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Semra GulderProfile: Semra Gulder

Researcher helps military, police and first responders communicate

Semra Gulder is a problem solver. Her latest challenge is to help her client—National Defence—overcome incompatibility issues when communicating with partners.

Semra is a computer network researcher at the Communications Research Centre Canada (CRC), an agency of Industry Canada. As the Canadian government’s primary laboratory for research and development in advanced telecommunications, CRC provides expertise to government clients in areas such as national defence and public safety.

Semra leads a group that is developing technological solutions to enable communication —and facilitate interoperability—on two fronts: between Canadian Forces and coalition partners; and between first responders, including the army, in emergency situations. First responders are emergency personnel that are first called to a crisis such as an accident.

Vital communication

Currently, the military communications systems of most nations cannot communicate with each other. Their communications and encryption standards are often not compatible, their policies vary and their devices come from different manufacturers.

“Coalition partners buy their equipment from domestic vendors to support their national economy, and they use protocols that best fit their needs,” explains Semra. “On a multinational mission like the one in Afghanistan, therefore, coalition members cannot communicate with their partners using their own equipment.”

“Perhaps the real breakthrough
was in getting different
organizations to agree to use
standardized communication
when working together.”

“The same problem exists among first responders,” she adds. “First responders buy their equipment depending on their budgets, their need to upgrade and their requirements. All of these factors can create incompatibility among the communications devices of organizations and nations.”

On a coalition mission such as the one in Afghanistan, either the leading nation or NATO distributes communications equipment. Doing so, however, often creates its own challenges.

“There’s a learning curve as coalition partners learn to use the new equipment,” says Semra.

The situation is similar closer to home. First responders on both sides of the Canada–U.S. border have to carry the other team’s radio in order to communicate. If an emergency involves more organizations, first responders might have to carry multiple radios.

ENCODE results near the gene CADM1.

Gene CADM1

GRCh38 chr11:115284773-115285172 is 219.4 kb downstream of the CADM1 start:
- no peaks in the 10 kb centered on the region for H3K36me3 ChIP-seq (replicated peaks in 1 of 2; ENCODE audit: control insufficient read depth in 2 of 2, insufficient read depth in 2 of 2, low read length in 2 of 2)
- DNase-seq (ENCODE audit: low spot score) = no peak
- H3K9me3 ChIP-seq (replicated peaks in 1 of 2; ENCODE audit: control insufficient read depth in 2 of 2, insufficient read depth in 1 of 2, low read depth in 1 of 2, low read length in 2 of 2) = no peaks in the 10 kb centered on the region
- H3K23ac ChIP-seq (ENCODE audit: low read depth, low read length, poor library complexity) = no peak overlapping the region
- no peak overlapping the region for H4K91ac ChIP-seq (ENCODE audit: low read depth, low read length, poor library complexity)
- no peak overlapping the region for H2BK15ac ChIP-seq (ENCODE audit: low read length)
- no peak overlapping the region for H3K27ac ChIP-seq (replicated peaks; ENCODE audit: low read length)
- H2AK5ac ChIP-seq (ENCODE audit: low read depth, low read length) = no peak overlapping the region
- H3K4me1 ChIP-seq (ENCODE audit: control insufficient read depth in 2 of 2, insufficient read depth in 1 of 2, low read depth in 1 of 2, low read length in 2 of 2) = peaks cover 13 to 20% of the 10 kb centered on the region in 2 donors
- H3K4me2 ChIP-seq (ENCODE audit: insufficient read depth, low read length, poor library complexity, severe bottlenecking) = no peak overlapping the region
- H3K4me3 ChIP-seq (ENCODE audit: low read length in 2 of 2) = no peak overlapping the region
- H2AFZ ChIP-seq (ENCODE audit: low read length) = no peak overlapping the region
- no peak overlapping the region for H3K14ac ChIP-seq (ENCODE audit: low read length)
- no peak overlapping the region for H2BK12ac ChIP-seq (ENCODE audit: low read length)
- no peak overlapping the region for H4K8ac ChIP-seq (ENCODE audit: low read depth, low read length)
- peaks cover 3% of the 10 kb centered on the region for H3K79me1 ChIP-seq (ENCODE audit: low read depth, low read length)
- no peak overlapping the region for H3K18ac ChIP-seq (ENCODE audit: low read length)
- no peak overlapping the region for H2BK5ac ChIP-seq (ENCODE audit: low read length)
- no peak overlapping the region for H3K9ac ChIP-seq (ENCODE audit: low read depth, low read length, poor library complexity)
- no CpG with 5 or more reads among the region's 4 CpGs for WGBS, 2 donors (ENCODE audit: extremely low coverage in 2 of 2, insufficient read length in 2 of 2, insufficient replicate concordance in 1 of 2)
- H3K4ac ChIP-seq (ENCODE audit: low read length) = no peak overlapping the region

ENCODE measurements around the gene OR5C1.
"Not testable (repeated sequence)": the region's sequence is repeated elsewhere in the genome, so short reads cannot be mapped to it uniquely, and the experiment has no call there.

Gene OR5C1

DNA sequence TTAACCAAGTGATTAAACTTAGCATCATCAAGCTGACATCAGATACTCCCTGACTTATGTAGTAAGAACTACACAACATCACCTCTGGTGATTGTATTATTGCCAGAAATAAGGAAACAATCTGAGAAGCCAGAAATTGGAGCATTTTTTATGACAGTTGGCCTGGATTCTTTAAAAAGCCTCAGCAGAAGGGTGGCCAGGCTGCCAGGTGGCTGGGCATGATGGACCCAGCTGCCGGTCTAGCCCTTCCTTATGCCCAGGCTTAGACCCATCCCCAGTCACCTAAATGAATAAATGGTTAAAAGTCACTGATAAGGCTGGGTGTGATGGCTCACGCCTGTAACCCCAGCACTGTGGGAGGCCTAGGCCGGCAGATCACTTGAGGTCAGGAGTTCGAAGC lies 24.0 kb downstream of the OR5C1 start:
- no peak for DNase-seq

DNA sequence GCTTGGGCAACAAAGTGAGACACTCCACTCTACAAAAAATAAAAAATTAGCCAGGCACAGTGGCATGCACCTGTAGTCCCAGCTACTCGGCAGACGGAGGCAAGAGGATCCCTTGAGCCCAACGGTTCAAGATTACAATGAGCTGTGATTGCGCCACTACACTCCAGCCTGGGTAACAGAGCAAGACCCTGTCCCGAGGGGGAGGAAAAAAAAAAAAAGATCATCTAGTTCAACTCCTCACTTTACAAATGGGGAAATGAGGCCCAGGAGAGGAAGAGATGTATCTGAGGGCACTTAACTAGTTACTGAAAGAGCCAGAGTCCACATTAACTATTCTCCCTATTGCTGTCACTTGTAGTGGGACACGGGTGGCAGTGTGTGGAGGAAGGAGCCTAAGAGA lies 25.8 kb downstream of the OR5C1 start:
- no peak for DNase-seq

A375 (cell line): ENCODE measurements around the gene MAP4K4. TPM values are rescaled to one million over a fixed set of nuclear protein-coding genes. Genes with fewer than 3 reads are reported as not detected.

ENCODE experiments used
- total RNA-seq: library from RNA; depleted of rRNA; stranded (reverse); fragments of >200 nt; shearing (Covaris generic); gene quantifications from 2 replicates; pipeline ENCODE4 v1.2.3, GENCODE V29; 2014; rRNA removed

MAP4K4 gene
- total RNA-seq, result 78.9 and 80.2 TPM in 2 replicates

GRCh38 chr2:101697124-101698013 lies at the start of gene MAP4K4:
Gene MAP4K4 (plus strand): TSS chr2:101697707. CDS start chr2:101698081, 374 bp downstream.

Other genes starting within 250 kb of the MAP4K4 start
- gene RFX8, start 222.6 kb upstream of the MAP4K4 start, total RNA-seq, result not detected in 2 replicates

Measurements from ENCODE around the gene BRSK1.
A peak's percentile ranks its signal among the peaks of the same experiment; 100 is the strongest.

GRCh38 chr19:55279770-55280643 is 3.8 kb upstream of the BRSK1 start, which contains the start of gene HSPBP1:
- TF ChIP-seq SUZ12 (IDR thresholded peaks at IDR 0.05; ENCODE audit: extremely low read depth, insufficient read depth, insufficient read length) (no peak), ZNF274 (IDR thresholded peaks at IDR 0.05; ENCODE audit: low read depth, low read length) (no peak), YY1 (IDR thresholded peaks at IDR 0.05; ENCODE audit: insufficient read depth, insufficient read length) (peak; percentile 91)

Opening the information gates

“To solve this problem, NATO is developing new standards that will allow nations to use their own equipment,” says Semra. “This means that a network communication gateway has to be developed to convert nations’ systems to the NATO standard. My team and I are building such a ‘gateway box’ for the Canadian army as part of its contribution to NATO.”

This box will provide solutions to common communications problems with other NATO countries, such as linking voice and e-mail systems and situation awareness tools. The box could also be useful for enhancing interoperability among many organizations here and abroad, including the army, air force, navy and first responders.

Semra Gulder

Digital dispatcher

Semra’s team is also finding a way to channel different radio frequencies into a digital language so that voice communications devices can communicate with each other.

The system they are building converts incoming radio waves into digital information and relays it to the right destination over a network. It can also be used in reverse, allowing users of cellular phones and Voice Over Internet Protocol (VOIP) to communicate with people who are using radios.

And it would allow groups using different radio frequencies, as quite often happens with police, fire and ambulance services, to communicate.

“The Royal Canadian Mounted Police is currently involved in the project, which may expand to other police forces and other public safety organizations in the future,” says Semra.

Overcoming challenges

“The difficulty has been integrating components, protocols and operating systems from many different manufacturers so that they work together,” says Semra. “Perhaps the real breakthrough was in getting different organizations to agree to use standardized communication when working together.”

A supportive workplace

Semra credits the CRC, where she has been working for almost two decades, with giving her the flexibility to pursue a career and get an education at the same time. She earned bachelor’s and master’s degrees in science specializing in mathematics from Carleton University while working full time.


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